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The Coca Pulse Test
In the 1950s, Dr. Arthur Coca identified that his wife’s heart rate would increase if she ate a food to which her body reacted. Coca tested his patients as well and found the results effective and consistent.
Though there are blood tests and other faster ways to determine food sensitivities, this approach remains one still used today because of it's effectiveness, low cost, and ease of application for people who want to self-diagnose.
The Initial Test
Take your pulse during these times for three days:
Your morning pulse should be the lowest of the day. Unless you are allergic or reactive to something on which you are sleeping. (Pillow, fabric softener, sheets, carpet, dust mites, pet that sleeps with you, etc.)
If your pulse goes up noticeably after you get up from bed, you could be reacting to something like your toothpaste, shaving lotion, shampoo, or make-up.
Determine your highest and lowest pulse rates over the three days. Your highest "non reactive" pulse rate should be no more than 15 beats above your lowest point. Anything above that point is questionable and mostly likely an indication that you are having a reaction. So, if your lowest point is 60, then anything above 75 is a red flag.
Pinpointing the Cause of the Reaction
Start with the times you saw the highest pulse rate increase, especially if it was immediately following your meal. Determine every item in the meal you ate.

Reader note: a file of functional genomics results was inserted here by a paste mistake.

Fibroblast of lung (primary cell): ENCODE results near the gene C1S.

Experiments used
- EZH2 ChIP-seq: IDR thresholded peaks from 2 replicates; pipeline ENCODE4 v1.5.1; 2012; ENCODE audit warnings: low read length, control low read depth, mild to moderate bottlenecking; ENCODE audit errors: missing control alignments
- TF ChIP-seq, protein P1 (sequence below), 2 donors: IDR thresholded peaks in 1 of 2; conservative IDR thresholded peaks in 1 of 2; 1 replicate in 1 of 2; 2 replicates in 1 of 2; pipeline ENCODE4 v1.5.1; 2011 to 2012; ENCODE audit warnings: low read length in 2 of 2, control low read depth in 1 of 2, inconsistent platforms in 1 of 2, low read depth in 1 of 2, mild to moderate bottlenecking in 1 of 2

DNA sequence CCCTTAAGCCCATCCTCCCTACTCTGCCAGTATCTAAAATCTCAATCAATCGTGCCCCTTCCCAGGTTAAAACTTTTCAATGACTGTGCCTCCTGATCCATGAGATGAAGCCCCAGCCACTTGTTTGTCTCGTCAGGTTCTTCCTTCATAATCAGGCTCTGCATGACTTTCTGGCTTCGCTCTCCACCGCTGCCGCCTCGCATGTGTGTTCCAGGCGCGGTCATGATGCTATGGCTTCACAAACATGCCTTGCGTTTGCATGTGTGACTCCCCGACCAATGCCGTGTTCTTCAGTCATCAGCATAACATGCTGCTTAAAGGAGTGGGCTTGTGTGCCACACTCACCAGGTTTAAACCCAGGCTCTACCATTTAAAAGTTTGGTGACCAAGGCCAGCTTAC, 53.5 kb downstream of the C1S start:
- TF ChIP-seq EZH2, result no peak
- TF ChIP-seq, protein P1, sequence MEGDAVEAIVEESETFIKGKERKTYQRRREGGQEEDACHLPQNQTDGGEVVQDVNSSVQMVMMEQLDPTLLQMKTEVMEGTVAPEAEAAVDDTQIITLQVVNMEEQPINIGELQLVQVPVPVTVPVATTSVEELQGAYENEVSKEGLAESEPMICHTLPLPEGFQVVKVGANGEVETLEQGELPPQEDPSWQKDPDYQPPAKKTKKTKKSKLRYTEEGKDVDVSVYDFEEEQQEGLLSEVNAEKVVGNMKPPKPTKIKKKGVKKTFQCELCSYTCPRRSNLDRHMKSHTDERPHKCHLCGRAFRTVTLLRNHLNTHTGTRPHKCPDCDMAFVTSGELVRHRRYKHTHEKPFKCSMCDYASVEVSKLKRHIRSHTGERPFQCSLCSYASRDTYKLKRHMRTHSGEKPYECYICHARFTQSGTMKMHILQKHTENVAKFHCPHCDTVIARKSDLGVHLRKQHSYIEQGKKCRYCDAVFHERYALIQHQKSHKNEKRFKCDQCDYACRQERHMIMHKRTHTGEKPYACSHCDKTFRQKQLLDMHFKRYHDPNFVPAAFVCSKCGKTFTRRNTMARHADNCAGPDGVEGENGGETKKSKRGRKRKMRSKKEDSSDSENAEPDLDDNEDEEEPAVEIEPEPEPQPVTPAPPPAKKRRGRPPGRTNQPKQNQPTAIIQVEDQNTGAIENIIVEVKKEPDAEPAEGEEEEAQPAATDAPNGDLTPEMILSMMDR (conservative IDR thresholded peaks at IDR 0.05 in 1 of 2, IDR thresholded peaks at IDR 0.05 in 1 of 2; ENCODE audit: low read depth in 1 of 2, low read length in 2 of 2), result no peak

Isolate each food from that offending meal to determine which one is causing a problem.
You will now single test each of those items to determine a reaction over a two or three days period by snacking on each foods seperately throughout the day.
Eat a small portion of food every hour. For example, if the meal you are testing was an egg sandwich, you will test the following items:
Take your pulse just before eating the food and 30 minutes afterwards and note the results.
Even if you have a reaction, you should test all items in the dish as you could be reacting to more than one food. If you react to a food that contained spices or seasonings, you should then further eliminate by testing each spice or seasoning, as you could be reacting to them and not the food itself.
Dr. Coca emphasized the importance of applying yourself to testing over a number of days in order to identify which foods are making your pulse faster than normal and he believes his method to be a "roadmap to the fountain of youth."
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